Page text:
Only about 10% are full intensive care unit (ICU) ventilators of a type that doctors and ventilator specialists say they would normally use to intubate patients suffering from Acute Respiratory Distress Syndrome or ARDS, the Reuters review found. The

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Weight-loss surgery often rids patients of Type 2 diabetes


Weight-loss surgery conquers Type 2 diabetes in more than 50% of patients who have the procedure, new research shows.

So-called bariatric surgery helps severely obese people shed weight and improve their health. Two types of weight-loss surgery are lap band surgery (in which a band around the top of the stomach creates a pouch that can only hold a small amount of food) and gastric bypass. The bypass surgery reduces stomach size, causes hormonal changes and can lower the amount of nutrients absorbed from food.

“If a patient with Type 2 diabetes is considering weight-loss surgery, choosing gastric bypass soon after diagnosis can increase their chance of remission or achieving a blood sugar level that does not need treatment,” said study author Dr. Jonathan Purnell. He’s a professor of medicine at Oregon Health & Science University, in Portland.

“Our large study confirms the importance of weight loss on inducing diabetes

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Weight-Loss Surgery Often Rids Patients of Type 2 Diabetes | Health News


By Steven Reinberg, HealthDay Reporter

(HealthDay)

WEDNESDAY, Dec. 2, 2020 (HealthDay News) — Weight-loss surgery conquers type 2 diabetes in more than 50% of patients who have the procedure, new research shows.

So-called bariatric surgery helps severely obese people shed weight and improve their health. Two types of weight-loss surgery are lap band surgery (in which a band around the top of the stomach creates a pouch that can only hold a small amount of food) and gastric bypass. The bypass surgery reduces stomach size, causes hormonal changes and can lower the amount of nutrients absorbed from food.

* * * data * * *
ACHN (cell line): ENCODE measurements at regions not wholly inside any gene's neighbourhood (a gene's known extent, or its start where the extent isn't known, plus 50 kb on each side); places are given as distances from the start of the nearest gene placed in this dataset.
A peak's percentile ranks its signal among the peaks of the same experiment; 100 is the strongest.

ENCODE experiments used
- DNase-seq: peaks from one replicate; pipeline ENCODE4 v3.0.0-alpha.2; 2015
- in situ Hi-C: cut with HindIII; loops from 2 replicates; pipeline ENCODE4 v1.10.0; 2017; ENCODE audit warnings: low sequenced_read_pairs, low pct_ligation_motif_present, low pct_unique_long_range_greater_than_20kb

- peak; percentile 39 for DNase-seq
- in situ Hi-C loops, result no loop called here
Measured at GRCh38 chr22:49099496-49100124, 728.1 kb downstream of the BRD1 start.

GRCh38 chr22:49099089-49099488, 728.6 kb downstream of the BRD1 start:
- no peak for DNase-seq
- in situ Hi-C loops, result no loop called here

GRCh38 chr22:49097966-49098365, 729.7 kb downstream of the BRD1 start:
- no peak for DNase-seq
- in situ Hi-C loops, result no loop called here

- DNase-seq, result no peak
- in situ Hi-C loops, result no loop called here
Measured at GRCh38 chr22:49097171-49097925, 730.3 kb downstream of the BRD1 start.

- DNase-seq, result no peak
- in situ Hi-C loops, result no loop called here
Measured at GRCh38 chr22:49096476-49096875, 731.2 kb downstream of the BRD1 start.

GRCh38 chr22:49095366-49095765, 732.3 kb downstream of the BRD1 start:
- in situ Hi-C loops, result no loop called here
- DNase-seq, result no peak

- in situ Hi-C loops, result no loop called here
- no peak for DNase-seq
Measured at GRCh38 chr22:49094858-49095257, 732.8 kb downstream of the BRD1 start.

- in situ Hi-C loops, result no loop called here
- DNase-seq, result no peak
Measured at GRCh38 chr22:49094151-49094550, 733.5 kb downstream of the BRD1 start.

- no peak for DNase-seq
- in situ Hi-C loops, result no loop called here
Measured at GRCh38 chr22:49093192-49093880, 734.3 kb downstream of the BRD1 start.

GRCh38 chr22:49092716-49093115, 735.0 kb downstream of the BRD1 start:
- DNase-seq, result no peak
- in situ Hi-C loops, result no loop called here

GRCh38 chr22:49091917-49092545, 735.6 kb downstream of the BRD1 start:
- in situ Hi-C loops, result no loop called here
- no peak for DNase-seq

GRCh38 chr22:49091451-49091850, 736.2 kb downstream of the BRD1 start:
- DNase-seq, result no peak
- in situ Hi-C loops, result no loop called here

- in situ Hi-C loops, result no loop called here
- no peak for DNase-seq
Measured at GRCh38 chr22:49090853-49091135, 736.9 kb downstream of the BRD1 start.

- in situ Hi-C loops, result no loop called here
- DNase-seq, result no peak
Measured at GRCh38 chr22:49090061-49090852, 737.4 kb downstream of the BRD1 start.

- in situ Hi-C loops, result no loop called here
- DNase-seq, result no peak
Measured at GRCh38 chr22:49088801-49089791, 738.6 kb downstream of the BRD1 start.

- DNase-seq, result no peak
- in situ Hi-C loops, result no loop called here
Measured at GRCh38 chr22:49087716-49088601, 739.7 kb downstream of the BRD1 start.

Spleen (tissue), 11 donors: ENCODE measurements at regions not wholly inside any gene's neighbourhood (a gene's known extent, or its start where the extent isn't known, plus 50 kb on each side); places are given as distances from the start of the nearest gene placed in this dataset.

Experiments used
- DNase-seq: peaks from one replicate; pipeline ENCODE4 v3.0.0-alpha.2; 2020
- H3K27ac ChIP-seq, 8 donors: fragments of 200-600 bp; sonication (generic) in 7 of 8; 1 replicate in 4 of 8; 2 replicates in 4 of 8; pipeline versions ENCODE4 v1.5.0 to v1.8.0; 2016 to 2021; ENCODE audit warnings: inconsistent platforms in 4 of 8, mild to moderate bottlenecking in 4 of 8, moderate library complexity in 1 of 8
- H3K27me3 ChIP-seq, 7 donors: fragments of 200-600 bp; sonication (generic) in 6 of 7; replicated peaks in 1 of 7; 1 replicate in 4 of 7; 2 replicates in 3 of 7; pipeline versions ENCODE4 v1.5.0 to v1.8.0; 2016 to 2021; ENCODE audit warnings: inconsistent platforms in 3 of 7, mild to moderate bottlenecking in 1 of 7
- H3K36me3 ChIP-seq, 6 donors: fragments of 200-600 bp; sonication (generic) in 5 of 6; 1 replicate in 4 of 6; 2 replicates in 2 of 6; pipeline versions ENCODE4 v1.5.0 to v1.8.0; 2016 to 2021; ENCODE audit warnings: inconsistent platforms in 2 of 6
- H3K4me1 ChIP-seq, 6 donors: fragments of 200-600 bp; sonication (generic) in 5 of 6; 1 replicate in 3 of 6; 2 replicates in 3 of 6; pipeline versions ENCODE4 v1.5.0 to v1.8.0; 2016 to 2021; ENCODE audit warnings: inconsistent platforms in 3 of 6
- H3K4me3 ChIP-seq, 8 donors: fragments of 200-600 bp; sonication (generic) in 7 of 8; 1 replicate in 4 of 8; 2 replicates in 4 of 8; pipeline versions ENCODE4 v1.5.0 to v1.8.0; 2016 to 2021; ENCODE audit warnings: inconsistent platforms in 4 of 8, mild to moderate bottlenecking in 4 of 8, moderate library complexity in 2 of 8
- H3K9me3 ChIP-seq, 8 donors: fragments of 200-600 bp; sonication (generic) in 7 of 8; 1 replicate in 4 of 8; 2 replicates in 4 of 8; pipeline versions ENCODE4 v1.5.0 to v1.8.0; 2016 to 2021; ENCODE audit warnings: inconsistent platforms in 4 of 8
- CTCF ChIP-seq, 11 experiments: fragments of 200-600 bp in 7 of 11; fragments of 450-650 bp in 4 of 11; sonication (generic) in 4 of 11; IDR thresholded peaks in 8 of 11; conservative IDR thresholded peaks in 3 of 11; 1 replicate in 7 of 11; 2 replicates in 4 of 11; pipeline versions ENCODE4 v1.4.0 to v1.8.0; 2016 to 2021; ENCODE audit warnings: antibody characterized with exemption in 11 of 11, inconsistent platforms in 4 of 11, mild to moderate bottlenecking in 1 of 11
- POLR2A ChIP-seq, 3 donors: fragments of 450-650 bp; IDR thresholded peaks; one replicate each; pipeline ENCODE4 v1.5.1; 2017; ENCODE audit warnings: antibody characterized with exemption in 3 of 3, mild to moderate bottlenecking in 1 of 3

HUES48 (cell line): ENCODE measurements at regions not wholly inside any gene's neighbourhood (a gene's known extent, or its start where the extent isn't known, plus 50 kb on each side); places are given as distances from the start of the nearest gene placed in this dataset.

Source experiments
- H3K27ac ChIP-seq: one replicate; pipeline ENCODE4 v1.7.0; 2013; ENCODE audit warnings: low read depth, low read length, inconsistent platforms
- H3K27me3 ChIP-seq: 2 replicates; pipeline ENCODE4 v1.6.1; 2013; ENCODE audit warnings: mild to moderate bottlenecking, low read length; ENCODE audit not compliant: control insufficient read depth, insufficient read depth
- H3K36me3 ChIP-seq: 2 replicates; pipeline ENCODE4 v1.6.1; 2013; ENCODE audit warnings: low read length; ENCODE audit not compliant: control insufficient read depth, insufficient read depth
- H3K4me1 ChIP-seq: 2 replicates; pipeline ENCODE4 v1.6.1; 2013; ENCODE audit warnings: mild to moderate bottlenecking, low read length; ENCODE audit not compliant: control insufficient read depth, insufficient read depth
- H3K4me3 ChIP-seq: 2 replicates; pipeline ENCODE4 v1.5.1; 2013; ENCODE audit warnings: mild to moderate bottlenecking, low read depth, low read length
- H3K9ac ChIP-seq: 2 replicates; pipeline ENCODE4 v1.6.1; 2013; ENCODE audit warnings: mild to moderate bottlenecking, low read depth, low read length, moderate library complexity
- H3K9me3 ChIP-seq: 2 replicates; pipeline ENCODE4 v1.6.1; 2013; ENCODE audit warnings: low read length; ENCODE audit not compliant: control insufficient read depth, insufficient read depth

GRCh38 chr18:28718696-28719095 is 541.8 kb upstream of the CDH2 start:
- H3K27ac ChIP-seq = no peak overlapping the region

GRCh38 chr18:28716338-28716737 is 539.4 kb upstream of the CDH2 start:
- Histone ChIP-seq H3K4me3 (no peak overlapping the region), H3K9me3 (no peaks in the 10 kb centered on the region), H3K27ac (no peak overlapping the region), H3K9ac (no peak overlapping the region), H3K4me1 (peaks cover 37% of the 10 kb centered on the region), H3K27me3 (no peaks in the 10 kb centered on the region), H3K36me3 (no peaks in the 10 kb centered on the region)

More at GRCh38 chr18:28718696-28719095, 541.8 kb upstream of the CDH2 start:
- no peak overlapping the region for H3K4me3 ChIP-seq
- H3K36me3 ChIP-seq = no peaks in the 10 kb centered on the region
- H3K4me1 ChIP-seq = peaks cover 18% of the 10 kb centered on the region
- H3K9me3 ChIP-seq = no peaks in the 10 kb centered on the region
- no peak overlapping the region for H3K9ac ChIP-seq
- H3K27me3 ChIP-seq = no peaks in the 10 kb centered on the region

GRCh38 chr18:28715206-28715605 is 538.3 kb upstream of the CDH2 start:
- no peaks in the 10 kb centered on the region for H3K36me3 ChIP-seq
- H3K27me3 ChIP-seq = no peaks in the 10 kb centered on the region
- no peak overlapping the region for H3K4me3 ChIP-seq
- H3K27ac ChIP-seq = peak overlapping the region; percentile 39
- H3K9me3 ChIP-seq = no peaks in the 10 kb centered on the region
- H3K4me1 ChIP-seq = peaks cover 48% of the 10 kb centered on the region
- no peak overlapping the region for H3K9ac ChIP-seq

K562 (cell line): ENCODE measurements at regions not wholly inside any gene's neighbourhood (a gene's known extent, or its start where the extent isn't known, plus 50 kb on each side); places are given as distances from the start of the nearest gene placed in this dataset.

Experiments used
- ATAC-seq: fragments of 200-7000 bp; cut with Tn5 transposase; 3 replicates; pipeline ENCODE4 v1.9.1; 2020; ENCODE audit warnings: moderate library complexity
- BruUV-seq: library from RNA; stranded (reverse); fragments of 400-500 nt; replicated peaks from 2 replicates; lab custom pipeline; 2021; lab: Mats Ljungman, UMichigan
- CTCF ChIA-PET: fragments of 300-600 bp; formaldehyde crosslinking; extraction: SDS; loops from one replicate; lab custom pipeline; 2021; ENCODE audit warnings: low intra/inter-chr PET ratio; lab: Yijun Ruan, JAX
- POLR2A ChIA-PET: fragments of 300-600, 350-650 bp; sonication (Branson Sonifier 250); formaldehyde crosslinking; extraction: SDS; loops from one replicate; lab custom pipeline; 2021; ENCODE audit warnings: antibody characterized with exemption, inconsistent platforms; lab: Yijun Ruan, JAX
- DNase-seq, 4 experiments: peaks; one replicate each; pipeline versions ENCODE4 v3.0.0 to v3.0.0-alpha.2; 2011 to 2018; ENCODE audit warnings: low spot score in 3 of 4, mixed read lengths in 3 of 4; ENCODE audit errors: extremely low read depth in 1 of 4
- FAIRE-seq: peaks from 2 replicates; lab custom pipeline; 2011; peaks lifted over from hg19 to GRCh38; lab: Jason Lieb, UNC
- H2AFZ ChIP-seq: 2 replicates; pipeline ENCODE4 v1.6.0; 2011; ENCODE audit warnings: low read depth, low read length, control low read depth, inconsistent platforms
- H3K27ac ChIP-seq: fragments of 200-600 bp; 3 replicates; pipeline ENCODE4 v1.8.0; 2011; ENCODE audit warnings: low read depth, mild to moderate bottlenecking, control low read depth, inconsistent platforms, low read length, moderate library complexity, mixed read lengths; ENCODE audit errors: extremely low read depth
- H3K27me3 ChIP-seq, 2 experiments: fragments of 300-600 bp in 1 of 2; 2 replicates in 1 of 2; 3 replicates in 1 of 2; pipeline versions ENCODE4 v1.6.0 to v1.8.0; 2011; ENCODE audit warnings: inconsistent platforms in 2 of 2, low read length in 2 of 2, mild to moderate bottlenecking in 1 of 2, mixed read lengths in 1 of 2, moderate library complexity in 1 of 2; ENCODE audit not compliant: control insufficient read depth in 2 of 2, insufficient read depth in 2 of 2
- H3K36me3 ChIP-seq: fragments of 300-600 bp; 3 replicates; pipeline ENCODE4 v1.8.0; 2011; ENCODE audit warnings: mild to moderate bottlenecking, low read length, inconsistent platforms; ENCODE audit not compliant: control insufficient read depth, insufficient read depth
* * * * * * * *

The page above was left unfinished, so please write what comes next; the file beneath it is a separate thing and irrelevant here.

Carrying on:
“If a patient with type 2 diabetes is considering weight-loss surgery, choosing gastric bypass soon after diagnosis can increase their chance of remission or achieving a blood sugar level that does not need treatment,” said study author Dr. Jonathan Purnell. He’s a professor of medicine at Oregon Health & Science University, in

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Study finds high dose vitamin D does not help covid patients survive




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Scientists have been looking hopefully to vitamin D as a promising supplement to help lower COVID-19 risks, but a new study suggests that it may be as effective as hoped. 

Research conducted around the world has found that people who get enough vitamin D were at lower risk of catching coronavirus, becoming severely ill from it or even dying of the infection. 

Although that finding was consistent across a great number of studies, most of them looked only at levels of vitamin D and how well patients fared against COVID-19, or compared coronavirus patients who had already been taking vitamin D to those who had not. 

New research from the University of Sao Paulo, in Brazil, found actually treated severely ill COVID-19 patients with high-dose vitamin D, and compared how their illnesses progressed to patients who got a placebo. 

Disappointingly, there was no

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Strong immune response found in asymptomatic patients; virus crosses throat membrane into brain




a close up of a flower: FILE PHOTO: A computer image created by Nexu Science Communication together with Trinity College in Dublin, shows a model structurally representative of a betacoronavirus which is the type of virus linked to COVID-19


© Reuters/Social Media